I came to Christ as a high school student in 1955, when Billy Graham preached at a meeting in New York’s Madison Square Garden. As a young believer, I heard that about 50 percent of the people in the world at that time had never heard the Gospel even once. That statistic hit me hard, and one summer while I was in college I launched out to Mexico with a vision both to reach the masses and to make individual disciples for Jesus Christ.
Nearly 50 years later, that vision still grips my heart. I don’t know how we can look at any lost person, whether across the street or at the ends of the earth, and not want to do something about that person’s eternal destiny. In fact, I don’t think we can separate a concern for souls from our commitment to Jesus Christ. If my commitment to Christ only means that I go to church or attend a prayer meeting once a week, that level of commitment isn’t going to make an impact on the world. But if I am truly committed to Him, I will do everything I can to obey His Great Commission (Matthew 28:19-20) and to tell people how they can be saved.
Reaching Beyond Ourselves
Many of us don’t have a passion for souls because we’ve been deceived into accepting a spiritual dichotomy. We’ve got our Sunday life, and then we have our Monday-through-Saturday life. Unless we break that dichotomy and live our entire life under the lordship of Christ, we will never become committed to reaching the world with the Gospel.
We tend to get caught up in our immediate situation and in what is happening to those around us. We all have trials, but I believe that we as individuals and churches would be much stronger–and more in line with God’s will–if we would reach beyond our immediate circumstances.
We need to reach out, for example, to people in our hometown who may be from other cultures, such as the Muslim community or the Hispanic community. It is hard for me to understand how so many of my dear Christian friends in America can have such bad attitudes toward Hispanics, toward Muslims, toward this person or that person. There’s no place for such attitudes in a radical commitment to Christ. This doesn’t mean we don’t stand for the truth of Jesus Christ. It doesn’t mean we’re pushed around. But it does mean that love is the predominant characteristic of our lives.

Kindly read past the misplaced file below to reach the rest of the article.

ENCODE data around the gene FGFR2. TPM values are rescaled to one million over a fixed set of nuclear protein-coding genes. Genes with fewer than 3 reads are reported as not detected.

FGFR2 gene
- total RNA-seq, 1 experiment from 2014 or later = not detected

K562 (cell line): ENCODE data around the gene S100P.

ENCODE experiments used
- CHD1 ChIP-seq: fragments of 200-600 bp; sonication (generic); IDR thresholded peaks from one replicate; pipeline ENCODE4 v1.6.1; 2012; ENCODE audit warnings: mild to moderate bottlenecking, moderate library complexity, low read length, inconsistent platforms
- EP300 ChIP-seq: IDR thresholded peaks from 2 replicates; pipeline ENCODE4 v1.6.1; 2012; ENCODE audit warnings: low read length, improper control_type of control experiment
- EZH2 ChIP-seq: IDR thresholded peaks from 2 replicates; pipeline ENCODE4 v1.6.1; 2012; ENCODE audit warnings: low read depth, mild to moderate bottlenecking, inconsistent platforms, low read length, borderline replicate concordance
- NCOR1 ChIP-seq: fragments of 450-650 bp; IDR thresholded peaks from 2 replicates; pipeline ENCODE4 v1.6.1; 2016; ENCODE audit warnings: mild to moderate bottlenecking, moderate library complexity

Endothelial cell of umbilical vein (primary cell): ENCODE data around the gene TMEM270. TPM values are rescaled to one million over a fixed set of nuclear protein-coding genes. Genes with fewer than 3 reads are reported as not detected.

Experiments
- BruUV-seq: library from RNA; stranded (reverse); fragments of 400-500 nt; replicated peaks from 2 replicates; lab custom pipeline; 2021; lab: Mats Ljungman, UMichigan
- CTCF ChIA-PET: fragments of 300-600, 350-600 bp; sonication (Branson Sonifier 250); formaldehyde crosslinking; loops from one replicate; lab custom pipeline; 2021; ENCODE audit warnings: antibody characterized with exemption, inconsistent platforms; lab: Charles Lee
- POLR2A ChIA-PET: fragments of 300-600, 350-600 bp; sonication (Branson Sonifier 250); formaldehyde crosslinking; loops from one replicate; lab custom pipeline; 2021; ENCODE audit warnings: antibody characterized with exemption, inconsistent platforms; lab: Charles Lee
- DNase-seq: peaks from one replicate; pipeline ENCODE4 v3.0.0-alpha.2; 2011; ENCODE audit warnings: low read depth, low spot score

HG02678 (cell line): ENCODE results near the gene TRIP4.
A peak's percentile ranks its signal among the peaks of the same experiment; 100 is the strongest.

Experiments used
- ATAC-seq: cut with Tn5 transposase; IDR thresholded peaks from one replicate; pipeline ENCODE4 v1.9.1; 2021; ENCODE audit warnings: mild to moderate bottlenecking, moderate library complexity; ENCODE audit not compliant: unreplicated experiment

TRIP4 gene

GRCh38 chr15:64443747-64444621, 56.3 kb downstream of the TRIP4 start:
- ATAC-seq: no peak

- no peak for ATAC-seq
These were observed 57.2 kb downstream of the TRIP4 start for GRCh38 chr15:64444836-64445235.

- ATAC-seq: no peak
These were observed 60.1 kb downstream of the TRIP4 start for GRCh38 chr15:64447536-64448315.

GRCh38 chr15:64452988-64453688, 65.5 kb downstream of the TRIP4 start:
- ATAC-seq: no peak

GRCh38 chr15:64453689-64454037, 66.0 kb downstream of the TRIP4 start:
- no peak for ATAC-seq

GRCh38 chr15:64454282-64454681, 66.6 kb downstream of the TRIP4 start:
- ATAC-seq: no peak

The Scope of the Great Commission
One of the things that affected me powerfully as a young Christian was a visit to people who were living in a garbage dump outside Monterrey, Mexico. There I saw extreme, raw poverty for the first time. I had seen poverty, but nothing like this. And I realized that we had to do something for the poor.
We cannot evangelize the world without having our hearts broken and doing something about physical needs as well as spiritual ones. One of the most prominent Scripture passages in my heart is 1 John 3:16-17. Churches have often emphasized verse 16: “This is how we know what love is: Jesus Christ laid down His life for us.” But they leave out verse 17: “If anyone has material possessions and sees his brother in need but has no pity on him, how can the love of God be in him?” (NIV).
If we are ever going to reach some parts of the world with the Good News, we need both proclamation evangelism and social action. For example, proclamation evangelism alone is almost impossible in places like the Middle East, where you can’t even get into some countries unless you’re meeting physical needs. Meeting physical needs, however, can open the door to tell people about Jesus Christ. In addition, we have found that the response is greater when people see us reaching out with bread in one hand and the Word of God in the other.
One example of this is the concern of Christians for the Dalit people of India. The 200 million Dalits, or untouchables, have been treated worse than slaves in many instances. But because Christians have stood with them in solidarity, the door has flung open to present the Gospel, and large numbers of these people are coming to Christ. Thousands of new churches have been planted.
I believe that God is awakening His Church to take on the challenge of helping hurting people, the challenge of not seeing such ministry as separate from the Great Commission but as an integral part of it.
The Need Is Enormous
We need to pray, as Jesus instructed, that the Lord of the harvest will send workers into His harvest field. The number of career missionaries coming from most missionary-sending countries has dropped. Part of the decrease is being made up for by other countries in South America, Asia and Africa that are increasing their number of career missionaries. But often those missionaries serve only within their own language group or within their own country, so many countries and people groups are still left without a strong Gospel witness.
We need to understand that Western missionaries are still needed as much as ever. Some Christians think they can go on a short-term trip for a couple of weeks, and that’s all that is needed. The original goal of short-term missions was to get as many people as possible to become long-term missionaries. Imagine what might happen if we could see even 1 percent of American Christians go out as long-term missionaries!
C.S. Lewis once said that we have the tendency to think but not to act, and to feel but not to act. If we go on thinking and feeling without acting, someday we will be unable to act. Is this happening to you? Even small steps of faith are important. Pray for missionaries and national workers to go out into the field. Pray for the release of urgently needed finances for Christ’s work. Then, be available as answers to these prayers yourself. Become more biblical and generous in your own life. Befriend people from other cultures. Go on a short-term mission trip. And finally, be ready for the next step–anywhere, anytime–as the Holy Spirit leads.